St Pancras hotel to reopen in glory

Andrew Tuck on the revival of Gilbert Scott's Gothic pile on the Euston Road

Andrew Tuck
Sunday 25 January 1998 00:02 GMT

THE last guests packed their suitcases, closed their bedroom doors and left the majestic Midland Grand Hotel at St Pancras Station in 1935. Later, the hotel, an extraordinary pile of Gothic revival architecture, would be crudely converted into offices for railway staff before being abandoned to the elements and the pigeons.

But now the building is being brought back to life. Once again, it will be a smart hotel with the top floors converted into fashionable flats. The hotel's refurbishment is not just important as the revival of an historic landmark: together with the neighbouring new British Library and restoration of King's Cross, it is vital to the renaissance of one of London's most shabby areas.

The three-mile-square site was long associated with drink, drugs and violent crime. Thanks not only to the larger new buildings in the neighbourhood, numerous small-scale projects, such as the introduction of CCTV, and the launch of a community police station, new health centres and job-training schemes are helping restore it.

The St Pancras development will be able to capitalise on the opening of the Heathrow rail link in 2001 and the Eurostar terminal in 2003. These schemes will make this the busiest transport hub in north-west Europe.

Designed by the great Victorian architect George Gilbert Scott, the St Pancras hotel was commissioned by the Midland Railway Company in 1866 - although it didn't open until 1873 - to make their terminus the most dramatic and triumphal in the capital. The desire to be showy set the company back pounds 438,000 (today, the conversion alone will cost pounds 40m). But, despite initial success, the hotel was doomed.

Built like a ship, with the "first-class" suites overlooking the Euston Road and small bedrooms in the equivalent of steerage next to the station platforms, there were almost no bathrooms, so guests had to take hip baths in their rooms. Loos were also at a premium, so chamber pots were under every bed and slopping out was part of guests' morning routine. Over the coming years, wealthier travellers would refuse to stay at an establishment without en suite bathrooms and the Midland fell out of favour. Its demise was accelerated as poverty and crime increased around St Pancras and King's Cross.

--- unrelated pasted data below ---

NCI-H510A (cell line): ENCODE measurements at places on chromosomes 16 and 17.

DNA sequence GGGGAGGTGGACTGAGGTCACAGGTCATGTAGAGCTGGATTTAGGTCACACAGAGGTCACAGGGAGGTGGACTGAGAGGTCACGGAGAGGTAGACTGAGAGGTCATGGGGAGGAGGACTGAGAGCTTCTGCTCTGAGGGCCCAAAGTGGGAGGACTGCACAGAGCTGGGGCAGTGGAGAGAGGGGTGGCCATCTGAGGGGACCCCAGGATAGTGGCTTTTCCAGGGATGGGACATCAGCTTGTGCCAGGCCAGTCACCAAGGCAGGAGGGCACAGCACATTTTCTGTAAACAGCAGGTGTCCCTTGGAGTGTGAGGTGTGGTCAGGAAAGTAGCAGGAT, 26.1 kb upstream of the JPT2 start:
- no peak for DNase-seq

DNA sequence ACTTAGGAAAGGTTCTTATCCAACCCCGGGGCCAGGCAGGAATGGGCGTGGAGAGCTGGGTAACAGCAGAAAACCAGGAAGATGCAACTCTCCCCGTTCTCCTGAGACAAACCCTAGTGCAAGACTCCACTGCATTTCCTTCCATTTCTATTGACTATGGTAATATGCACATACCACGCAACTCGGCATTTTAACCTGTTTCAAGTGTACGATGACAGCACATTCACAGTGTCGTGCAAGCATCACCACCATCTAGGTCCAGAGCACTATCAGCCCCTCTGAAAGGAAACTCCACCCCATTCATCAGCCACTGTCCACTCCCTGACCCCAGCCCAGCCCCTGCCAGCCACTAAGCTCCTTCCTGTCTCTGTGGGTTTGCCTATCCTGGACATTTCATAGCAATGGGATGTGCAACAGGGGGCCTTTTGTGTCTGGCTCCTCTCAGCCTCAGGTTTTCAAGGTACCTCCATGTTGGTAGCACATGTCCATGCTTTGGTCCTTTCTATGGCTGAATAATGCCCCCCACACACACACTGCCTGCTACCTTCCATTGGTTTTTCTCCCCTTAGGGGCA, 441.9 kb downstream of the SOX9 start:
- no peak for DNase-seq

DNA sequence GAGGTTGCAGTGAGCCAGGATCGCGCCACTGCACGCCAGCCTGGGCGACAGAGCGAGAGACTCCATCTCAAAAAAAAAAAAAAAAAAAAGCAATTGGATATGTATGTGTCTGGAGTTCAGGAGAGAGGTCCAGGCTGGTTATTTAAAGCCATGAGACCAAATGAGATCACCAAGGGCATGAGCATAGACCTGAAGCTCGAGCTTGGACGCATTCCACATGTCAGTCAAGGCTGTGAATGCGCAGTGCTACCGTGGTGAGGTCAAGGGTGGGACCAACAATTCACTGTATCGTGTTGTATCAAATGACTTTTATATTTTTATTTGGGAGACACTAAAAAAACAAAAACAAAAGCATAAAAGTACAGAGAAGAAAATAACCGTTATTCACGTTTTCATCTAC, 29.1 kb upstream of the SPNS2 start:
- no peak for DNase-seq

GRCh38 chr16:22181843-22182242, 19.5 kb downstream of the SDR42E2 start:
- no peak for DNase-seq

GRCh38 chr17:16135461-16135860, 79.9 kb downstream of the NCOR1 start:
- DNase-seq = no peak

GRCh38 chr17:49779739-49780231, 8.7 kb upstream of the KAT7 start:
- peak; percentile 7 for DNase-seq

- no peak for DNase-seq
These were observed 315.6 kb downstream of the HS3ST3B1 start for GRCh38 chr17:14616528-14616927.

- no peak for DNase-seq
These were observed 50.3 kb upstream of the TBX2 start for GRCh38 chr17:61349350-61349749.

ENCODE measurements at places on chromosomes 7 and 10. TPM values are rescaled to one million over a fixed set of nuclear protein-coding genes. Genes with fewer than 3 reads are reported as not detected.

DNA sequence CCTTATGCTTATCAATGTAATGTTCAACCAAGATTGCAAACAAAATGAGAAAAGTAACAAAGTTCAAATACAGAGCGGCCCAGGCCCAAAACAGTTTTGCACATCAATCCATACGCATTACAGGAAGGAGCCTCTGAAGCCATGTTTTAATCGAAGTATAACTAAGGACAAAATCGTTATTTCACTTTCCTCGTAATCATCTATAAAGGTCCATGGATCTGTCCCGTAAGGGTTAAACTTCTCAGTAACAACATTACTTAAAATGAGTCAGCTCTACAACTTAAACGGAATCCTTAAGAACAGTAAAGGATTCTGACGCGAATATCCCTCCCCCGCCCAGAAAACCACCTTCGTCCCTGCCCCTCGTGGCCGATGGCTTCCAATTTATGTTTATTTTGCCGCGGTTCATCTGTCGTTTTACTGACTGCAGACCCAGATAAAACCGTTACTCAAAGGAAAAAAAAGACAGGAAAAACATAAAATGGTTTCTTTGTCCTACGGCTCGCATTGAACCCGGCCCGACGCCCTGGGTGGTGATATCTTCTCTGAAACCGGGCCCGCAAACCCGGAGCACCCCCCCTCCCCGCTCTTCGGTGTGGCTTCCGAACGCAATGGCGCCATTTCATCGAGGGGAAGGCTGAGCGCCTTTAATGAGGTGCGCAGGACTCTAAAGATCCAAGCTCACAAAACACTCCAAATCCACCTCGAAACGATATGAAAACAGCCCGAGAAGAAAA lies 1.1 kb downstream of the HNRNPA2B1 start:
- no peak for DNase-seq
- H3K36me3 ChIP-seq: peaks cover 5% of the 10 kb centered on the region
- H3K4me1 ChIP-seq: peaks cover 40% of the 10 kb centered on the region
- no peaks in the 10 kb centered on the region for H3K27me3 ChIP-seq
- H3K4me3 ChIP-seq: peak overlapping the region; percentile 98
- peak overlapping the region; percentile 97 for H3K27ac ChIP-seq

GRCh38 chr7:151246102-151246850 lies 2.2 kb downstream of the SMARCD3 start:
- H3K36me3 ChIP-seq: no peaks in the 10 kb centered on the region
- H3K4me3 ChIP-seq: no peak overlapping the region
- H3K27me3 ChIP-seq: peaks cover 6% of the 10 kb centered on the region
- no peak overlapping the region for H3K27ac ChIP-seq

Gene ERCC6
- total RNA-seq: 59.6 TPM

The refurbished hotel will be similarly grand, with Whitbread Marriott, part of the Chamber Group consortium selected to restore it, repairing and reviving some of Scott's wonderful interiors. Other areas are to be more modern in feel. Details will be the subject of complex negotiations with local planning officials from Camden Council, English Heritage and the Victorian Society.

The Chamber Group, which also includes the Manhattan Loft Corporation and BAA Lynton, was selected from among 20 schemes submitted to London & Continental Railways, the site's leaseholders, and a panel of experts. The group sees the project as bringing people with money to spend into the area, and also providing jobs. The 300-room hotel should provide hundreds of jobs for local people when it opens in around 2003.

Richard Arthur, the leader of Camden Council, is happy. "In the past King's Cross has been bleak, but now we are excited about the prospects and it's great to have developers with such flair and imagination involved." A cafe latte and a loft in King's Cross it is then.

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